Amazon announced their Storage Gateway (beta) on January 25th, about two days before my article on VMWare and Citrix squaring off in the “Dropbox for Enteprise” market. In my article I noted that VMWare and Citrix are exploiting a based limitation of Dropbox, Evernote and Box introduced by supporting a Consumerization of IT (CoIT) product. Consumer-based file-share-and-synch applications cannot be installed in a company’s data center. As file-share-synch drives cloud adoption in the enterprise, vendors emerge from all corners.
MetaFlows is a network security monitoring tool implementing some unique capabilities in today’s ever-changing security environment. They are allowing security administrators access to not only aggregated threat information for their own network, but are also alerting them to potential global threats in their enterprise spaces. I am finishing up my interview today with MetaFlows CEO Livio Ricciulli, looking at how they are able to aggregate threat information while maintaining security in a cloud-based solution.
Network security monitoring is a constantly changing environment of both tools and methodologies. Most of them today, however, have used a lone “cowboy” mentality where datacenter solutions operate independently. MetaFlows is changing that. Today, I am continuing my interview with MetaFlows CEO Livio Ricciulli, discussing how their product is optimizing network security monitoring and performance.
Enterprise organizations face the daily challenge of ever-growing threats to their network and IT infrastructure. Not only are these threats growing, but they are constantly changing as well, forcing companies to adapt by changing not only their tools but also their training. Today, I’m talking with MetaFlows CEO Livio Ricciulli about how MetaFlows is addressing these problems by delivering network security monitoring using the “Software as a Service” model.
Today I continue to reveal the Top 10 most read blog entries on DCIG’s website in 2011 with these four (4) entries typifying the two extremes of topics that DCIG’s readers tend to read the most. At one end of the spectrum are two forward looking blog entries on topics that every organization are examining now: the cloud and virtual server backup. At the other end of the spectrum are two older blog entries on the topics of cable labeling and encryption for which organizations continue to need relevant information.
Information managers can expect data storage companies to drive significant campaigns around Big Data as we enter 2012. Storage is the least of anyone’s concerns, according to The Economist Intelligence Unit (EIU) report Big Data: Harnessing a game-changing asset. Information Governance in 2012 requires Data Science strategy and practitioners be added to all business teams.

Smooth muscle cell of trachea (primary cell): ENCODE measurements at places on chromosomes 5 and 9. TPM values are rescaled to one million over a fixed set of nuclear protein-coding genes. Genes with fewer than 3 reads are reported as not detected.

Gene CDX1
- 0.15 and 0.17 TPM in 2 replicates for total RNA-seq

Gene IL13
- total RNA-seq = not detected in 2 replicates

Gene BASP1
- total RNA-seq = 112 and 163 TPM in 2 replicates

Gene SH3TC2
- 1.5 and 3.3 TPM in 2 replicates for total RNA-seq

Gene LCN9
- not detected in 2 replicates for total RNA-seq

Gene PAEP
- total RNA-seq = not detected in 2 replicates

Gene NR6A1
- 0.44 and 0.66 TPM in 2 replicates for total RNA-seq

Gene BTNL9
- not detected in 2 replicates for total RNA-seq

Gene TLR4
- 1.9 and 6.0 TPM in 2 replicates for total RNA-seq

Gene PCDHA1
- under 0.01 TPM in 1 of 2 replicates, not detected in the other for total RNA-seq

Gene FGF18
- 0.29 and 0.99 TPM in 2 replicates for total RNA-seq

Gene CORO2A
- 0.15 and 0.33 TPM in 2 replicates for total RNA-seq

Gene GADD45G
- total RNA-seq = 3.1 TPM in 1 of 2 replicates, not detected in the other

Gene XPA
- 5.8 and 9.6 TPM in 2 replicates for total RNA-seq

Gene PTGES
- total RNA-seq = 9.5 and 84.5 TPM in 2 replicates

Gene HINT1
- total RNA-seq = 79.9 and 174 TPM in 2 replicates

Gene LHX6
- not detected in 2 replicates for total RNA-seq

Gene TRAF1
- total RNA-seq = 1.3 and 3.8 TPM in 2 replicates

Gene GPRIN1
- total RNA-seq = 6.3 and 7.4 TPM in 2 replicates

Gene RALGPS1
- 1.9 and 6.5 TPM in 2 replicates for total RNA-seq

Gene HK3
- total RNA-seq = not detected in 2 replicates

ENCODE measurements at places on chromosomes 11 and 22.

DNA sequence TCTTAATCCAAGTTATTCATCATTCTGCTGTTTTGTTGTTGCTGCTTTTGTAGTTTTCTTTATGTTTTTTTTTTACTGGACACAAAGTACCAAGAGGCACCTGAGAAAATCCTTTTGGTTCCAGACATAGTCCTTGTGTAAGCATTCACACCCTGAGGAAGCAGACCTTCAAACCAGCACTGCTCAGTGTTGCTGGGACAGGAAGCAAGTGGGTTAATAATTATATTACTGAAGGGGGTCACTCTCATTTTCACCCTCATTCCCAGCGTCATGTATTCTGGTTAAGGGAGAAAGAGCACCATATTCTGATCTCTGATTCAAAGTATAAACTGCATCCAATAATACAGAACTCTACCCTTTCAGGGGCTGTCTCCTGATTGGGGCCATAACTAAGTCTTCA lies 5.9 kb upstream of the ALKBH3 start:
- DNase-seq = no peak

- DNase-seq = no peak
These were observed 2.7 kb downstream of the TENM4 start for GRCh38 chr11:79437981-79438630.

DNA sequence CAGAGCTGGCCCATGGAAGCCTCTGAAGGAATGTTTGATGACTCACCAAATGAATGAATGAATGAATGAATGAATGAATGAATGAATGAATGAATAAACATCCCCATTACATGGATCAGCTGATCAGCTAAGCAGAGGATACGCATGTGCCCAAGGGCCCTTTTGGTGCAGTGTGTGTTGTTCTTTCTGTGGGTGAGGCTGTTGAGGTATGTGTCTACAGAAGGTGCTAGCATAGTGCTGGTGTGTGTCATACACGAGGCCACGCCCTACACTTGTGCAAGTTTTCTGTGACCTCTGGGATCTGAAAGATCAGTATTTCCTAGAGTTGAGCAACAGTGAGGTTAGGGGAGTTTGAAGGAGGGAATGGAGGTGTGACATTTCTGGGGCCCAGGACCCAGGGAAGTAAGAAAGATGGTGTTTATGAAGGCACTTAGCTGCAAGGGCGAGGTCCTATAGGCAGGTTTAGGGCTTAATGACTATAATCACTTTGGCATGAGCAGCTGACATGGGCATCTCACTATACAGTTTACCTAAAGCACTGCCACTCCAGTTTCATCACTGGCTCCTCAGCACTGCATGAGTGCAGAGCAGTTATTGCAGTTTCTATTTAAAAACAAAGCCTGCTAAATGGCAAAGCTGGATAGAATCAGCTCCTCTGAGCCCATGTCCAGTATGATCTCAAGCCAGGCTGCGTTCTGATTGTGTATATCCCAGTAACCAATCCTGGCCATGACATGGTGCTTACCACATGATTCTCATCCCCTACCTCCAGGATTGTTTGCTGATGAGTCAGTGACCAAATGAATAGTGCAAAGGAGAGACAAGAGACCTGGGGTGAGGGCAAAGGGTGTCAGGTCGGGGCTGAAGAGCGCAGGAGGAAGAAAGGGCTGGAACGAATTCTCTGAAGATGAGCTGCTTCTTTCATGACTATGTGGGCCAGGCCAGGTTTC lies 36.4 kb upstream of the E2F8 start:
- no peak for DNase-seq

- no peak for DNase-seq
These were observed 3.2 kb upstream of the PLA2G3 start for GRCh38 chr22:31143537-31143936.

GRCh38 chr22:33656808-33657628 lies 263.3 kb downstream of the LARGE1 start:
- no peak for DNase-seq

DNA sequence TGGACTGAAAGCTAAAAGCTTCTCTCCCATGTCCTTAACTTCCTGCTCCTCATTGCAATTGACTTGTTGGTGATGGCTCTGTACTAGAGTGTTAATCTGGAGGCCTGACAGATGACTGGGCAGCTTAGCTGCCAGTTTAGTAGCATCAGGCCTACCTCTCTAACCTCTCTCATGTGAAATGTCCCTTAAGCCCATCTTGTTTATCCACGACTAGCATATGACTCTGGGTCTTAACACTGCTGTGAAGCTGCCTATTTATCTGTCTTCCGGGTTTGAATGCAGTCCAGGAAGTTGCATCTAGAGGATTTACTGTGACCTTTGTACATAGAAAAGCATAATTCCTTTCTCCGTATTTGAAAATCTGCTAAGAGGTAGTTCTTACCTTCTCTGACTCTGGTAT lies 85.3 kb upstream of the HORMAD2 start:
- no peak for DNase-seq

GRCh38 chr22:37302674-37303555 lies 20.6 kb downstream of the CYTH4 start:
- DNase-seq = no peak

As part of his opening remarks during his keynote on Tuesday morning, Symantec’s CEO Enrique Salem shared a comment that was made to him by a Symantec user, “We are in the middle of a time of profound meaningful change.” Truer words were never spoken as enterprises of all sizes are facing a broad spectrum of technology changes that are unequaled in this modern era of computing.
Backup software is, if nothing else, a “Me-Too” space with each vendor adding new features to each release of its product to try to match what its competitors are doing as well as trying to add a few new twists of their own to differentiate themselves from the crowd. Today’s CA announcement of ARCserve r12.5 continues this trend. To remain competitive, r12.5 adds data deduplication as a core component of ARCserve, improves users’ abilities to recover guest VMs on virtual server operating systems and more tightly integrates ARCserve with popular applications. CA seeks to differentiate ARCserve from competitors with new native SRM reporting capabilities and providing assurance that organizations can restore their deduplicated backup data.
Disposing aging, depreciated or unneeded tape cartridges is an age old problem that companies resolve in one of three ways: they destroy them; they store them; or, they trade them in for hard cash or credits from resellers. This last option generates more than passing interest from companies since it offers them the opportunity to generate some revenue (or at least offset the cost of new tape cartridges). However the liabilities associated with the data on these recycled tape cartridges landing up in the wrong hands may outweigh whatever cost savings companies hope to achieve.